About once a week, I hear an entrepreneur during a financing presentation tell me that the product is almost ready for General Availability. They say, “Now all we need to do is hire a sales guy.”
It’s a little bit of an overstatement to say that the meeting ends at that point, but suffice it to say that I know I am dealing with someone who doesn’t have any idea what to do next – and as a result, we are very unlikely to invest.
Enterprise-focused software companies need to take a learning approach to build a capital efficient and scalable sales and marketing process. The next stage of a startup, the sales learning curve (SLC), can be thrilling and terrifying. And even though getting the first product to market is less expensive than ever, it can create or destroy value at a high speed because the “go-to market” (sales and marketing) can still be extremely expensive for SaaS and other enterprise-focused companies.
Below are the four key stages of my version of the Sales Learning Curve built for early stage companies just shipping their initial product. However, this process can be used for any new product as well. I use the analogy of industrial development because it employs clear and basic principles like process standardization and scalability.
1. The Craft Economy — Founder-led selling
Sales in early stage companies shipping 1.0 products is too important to be left to sales people. Founders have several key advantages critical for early selling. They are involved in creating the product, so they know the product and market it serves deeply. Their charisma, brilliance, and Reality Distortion Field can help overcome the disadvantages of having a new product of a new company. They carry CEO/founder business cards, which opens doors and looks impressive (if they bother to wear closed toe shoes and long pants). And they sell at the white board, sometimes making up new products or committing to new features in a meeting. In addition, this is an essential way to get early product feedback while the company is honing in on Product Market Fit. Feature requests and rejections from potential customers are the fuel for the next phase of innovation. I find that founders and CEOs are uniquely good at interpreting this early product feedback and synthesizing what needs to be done to be productive.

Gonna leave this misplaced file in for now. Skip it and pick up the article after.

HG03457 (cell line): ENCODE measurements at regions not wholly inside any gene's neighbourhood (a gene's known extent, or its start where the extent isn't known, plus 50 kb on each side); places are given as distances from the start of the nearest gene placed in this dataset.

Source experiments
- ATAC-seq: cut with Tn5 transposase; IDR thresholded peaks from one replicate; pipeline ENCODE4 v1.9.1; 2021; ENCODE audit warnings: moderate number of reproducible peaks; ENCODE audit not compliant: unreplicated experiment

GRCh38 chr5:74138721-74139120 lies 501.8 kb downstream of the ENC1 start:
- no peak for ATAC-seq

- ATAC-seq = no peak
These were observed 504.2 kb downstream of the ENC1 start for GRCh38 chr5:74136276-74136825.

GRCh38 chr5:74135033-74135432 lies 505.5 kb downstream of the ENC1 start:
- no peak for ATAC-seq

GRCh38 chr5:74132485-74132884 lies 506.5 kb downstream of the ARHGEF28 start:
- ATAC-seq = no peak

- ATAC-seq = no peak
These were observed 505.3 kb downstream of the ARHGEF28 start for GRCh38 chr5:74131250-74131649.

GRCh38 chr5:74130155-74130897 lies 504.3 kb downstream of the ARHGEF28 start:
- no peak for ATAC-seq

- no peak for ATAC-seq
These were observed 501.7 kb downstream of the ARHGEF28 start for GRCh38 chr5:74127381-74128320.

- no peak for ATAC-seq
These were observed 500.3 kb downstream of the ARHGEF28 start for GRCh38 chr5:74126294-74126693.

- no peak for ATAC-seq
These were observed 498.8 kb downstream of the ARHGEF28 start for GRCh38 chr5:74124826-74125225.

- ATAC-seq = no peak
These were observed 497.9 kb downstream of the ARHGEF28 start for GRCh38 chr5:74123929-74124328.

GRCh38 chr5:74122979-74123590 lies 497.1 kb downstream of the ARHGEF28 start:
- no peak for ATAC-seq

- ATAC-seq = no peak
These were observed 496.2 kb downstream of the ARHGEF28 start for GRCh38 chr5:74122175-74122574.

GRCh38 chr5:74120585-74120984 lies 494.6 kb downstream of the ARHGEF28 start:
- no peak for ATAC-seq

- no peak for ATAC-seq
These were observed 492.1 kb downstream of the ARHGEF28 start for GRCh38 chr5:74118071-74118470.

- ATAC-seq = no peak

* Sometimes early product managers or CTOs can play this role as well
2. The Sales Apprentice — Business Development as Sales
When the founder/CEO has successfully found a pattern of successful sales, it is tempting to say, “Now it is time to hire a traditional coin-operated sales person to scale up this process,” but that rarely works. I’ve seen companies hire a salesperson from a competitor or incumbent and not sell anything. Even worse, I’ve had the experience (as a board member) of hiring “exactly the right” VP of Sales (she worked previously in an adjacent company for a former colleague so I could reference closely), and she hired a team to scale up the process. It was a very expensive mistake, but it wasn’t the fault of the VP of Sales. The company had very few things a mature company has — like sales materials, a real price list, and leads. By contrast, the highly charismatic CEO could “sell ice cream to eskimos” and the handful of early (and big) sales was not an indication that a mere mortal could do the same.
In contrast, the most successful example I’ve seen was at Merced Systems, where I was fortunate to be the only venture investor. Founder and president Mark Selcow sold the first half dozen deals himself and then hired a young, smart and hungry sales apprentice. The apprentice learns from the founder but doesn’t assume he can simply replicate the process. He doesn’t have Malcolm Gladwell’s proverbial “10,000 hours” in the domain, the stature, or oftentimes the natural charisma. His job is to run experiments and see how he can map the founder’s successes onto his own pitch, skills, and process. The sales apprentice has to be smart and humble enough to learn from all this experimentation to find a process that can be scaled up successfully. Oftentimes, this person is a mid-level business development hire rather than a traditional coin-operated sales rep. Business development in more mature companies still involves investigation with potential partners, typically deeper product knowledge, and tends to attract people who want to create a new process rather than follow an existing one. In the modern parlance, this might be a “sales ninja” (see Bloomreach CEO, Raj De Datta’s piece on this subject), but a sales ninja doesn’t tell you what to do before or next.